Updated: Aug 16, 2022
Perfect skin is possible!
We all want flawless glowing skin. Here is some advice to get to the root cause of your skin blemishes and how to clear it up.
Skin disorders can be very frustrating and lead to decreased self esteem. There is a wide range of skin disorders and it is best to have your specific skin disorder diagnosed by your Physician. The most common of these conditions include Acne, Eczema (atopic dermatitis), Rosacea, Seborrheic Dermatitis. I will address these causes over a couple of blogs, starting with Acne today.
The good news is that there are many things within your control that you can do to improve your skin.
You are not alone, more and more adults are reporting acne. Acne causes can be multi-factorial. If we thoroughly investigate the cause of acne, me might often find that skin issues might be related to food sensitivities, food allergies or hormonal imbalances. Acne includes blackheads, whiteheads, nodules (tender collections of pus deep in the skin that discharge to the surface of the skin) and cysts: deep nodules that fail to discharge contents to surface. Large deep pustules are cysts that contain inflammatory compounds that break down adjacent skin tissue, leading to scar formation.
One of the root causes of cystic acne is often hormones.
Hormonal acne is any acne that occurs due to hormonal fluctuations. It’s common during puberty, because androgens, a group of hormones that include testosterone and other “male hormones,” naturally increase production during this time. But hormonal acne can happen any time there are fluctuations in hormone levels, which is why so many women notice acne increase days before their menstrual cycle. I recommend keeping a journal to document your menstrual cycle as well as acne severity/ appearance of new lesions.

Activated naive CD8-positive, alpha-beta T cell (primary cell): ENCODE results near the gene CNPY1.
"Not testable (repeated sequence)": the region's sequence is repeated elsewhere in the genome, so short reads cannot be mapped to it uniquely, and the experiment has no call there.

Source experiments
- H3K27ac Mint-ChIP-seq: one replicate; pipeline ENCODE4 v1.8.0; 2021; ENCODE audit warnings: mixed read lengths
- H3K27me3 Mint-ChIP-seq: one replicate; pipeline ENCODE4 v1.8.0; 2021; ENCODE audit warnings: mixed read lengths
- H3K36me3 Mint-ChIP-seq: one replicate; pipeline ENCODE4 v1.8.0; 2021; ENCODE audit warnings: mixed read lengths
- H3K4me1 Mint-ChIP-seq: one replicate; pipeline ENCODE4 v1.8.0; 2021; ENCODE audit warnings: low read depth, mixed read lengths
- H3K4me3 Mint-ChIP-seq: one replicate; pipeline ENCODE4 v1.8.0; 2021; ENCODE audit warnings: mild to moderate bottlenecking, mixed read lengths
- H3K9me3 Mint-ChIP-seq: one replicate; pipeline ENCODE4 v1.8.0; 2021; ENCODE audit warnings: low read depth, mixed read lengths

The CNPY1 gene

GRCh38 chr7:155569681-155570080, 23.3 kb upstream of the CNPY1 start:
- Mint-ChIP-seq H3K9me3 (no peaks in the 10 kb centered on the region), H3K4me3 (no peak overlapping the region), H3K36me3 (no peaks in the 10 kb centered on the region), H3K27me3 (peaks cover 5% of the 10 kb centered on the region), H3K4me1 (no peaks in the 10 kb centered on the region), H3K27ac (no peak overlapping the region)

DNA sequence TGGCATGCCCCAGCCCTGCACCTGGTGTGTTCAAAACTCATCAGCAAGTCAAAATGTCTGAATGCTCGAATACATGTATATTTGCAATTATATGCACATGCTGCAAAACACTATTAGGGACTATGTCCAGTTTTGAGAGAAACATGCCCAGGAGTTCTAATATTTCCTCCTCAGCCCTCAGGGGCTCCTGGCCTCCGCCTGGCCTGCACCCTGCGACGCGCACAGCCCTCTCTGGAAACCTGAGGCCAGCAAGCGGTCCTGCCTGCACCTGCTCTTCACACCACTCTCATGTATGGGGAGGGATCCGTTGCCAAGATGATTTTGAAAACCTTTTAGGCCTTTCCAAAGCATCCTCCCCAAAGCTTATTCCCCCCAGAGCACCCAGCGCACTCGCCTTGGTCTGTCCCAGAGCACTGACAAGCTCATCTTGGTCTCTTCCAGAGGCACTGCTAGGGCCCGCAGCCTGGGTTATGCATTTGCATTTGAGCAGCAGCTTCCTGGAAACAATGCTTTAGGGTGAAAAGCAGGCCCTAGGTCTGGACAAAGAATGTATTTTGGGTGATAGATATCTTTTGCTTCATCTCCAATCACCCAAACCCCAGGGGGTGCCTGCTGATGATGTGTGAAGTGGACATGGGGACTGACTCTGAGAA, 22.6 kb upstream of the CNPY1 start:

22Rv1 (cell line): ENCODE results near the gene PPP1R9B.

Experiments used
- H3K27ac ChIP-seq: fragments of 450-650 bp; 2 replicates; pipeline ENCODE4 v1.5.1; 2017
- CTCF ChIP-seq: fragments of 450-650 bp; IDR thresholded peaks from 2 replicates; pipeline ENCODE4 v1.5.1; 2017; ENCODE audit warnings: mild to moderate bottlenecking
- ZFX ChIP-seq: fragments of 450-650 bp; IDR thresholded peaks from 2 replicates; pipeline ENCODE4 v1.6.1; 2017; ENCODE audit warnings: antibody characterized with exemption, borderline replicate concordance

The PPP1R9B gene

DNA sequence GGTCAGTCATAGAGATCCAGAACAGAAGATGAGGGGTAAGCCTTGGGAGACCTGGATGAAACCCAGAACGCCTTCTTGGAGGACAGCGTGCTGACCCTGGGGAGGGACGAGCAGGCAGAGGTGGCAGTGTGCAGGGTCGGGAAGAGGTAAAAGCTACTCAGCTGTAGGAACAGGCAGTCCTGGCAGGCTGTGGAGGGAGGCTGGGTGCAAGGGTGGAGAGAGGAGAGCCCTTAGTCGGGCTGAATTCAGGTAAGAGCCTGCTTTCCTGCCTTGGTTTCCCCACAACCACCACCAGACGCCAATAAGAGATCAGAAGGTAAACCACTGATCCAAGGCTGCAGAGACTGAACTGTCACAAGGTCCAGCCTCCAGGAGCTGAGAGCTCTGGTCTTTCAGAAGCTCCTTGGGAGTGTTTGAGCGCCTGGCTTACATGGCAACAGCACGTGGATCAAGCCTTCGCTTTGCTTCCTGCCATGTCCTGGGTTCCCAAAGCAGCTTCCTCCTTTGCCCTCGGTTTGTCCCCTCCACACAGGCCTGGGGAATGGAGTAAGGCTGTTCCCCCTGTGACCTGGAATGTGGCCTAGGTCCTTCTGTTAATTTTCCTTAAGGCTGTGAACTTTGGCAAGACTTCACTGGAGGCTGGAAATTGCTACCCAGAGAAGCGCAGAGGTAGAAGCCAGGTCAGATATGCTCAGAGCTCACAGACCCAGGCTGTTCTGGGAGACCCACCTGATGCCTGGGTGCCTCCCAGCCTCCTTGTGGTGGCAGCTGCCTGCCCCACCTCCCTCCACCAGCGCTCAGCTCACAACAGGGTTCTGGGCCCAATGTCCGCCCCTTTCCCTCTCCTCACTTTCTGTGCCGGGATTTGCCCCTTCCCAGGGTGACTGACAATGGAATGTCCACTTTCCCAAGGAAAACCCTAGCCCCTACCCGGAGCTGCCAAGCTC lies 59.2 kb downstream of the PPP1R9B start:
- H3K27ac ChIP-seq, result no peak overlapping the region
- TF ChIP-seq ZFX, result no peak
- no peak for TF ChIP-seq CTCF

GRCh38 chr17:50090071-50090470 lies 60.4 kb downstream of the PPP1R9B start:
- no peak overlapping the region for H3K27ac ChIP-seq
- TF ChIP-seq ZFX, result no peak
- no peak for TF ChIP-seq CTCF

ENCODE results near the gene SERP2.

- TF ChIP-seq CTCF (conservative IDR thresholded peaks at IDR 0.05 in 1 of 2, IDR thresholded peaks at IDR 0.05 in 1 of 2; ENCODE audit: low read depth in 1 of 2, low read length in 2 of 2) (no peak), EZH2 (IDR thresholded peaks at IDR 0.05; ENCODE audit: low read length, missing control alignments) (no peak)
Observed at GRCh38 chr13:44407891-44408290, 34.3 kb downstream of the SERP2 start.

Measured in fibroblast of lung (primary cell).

Causes of hormonal acne
The most common cause of hormonal acne is an excess amount of androgens and increased systemic inflammation. Both can lead to an increase in sebum production, and this is where the major problem starts. Sebum is oil produced by your skin via the sebaceous glands, also known as the oil glands. It serves to protect your skin and lock in moisture. However, if its production increases above normal limits and your skin cell turnover rate remains the same, your pores will quickly become clogged. When this happens, the sebum cannot leave the pore, so as a result it becomes inflamed and a pimple forms in its place. Since most of your oil glands are located on the face, chest, back, and shoulders, these areas are most prone to hormonal breakouts.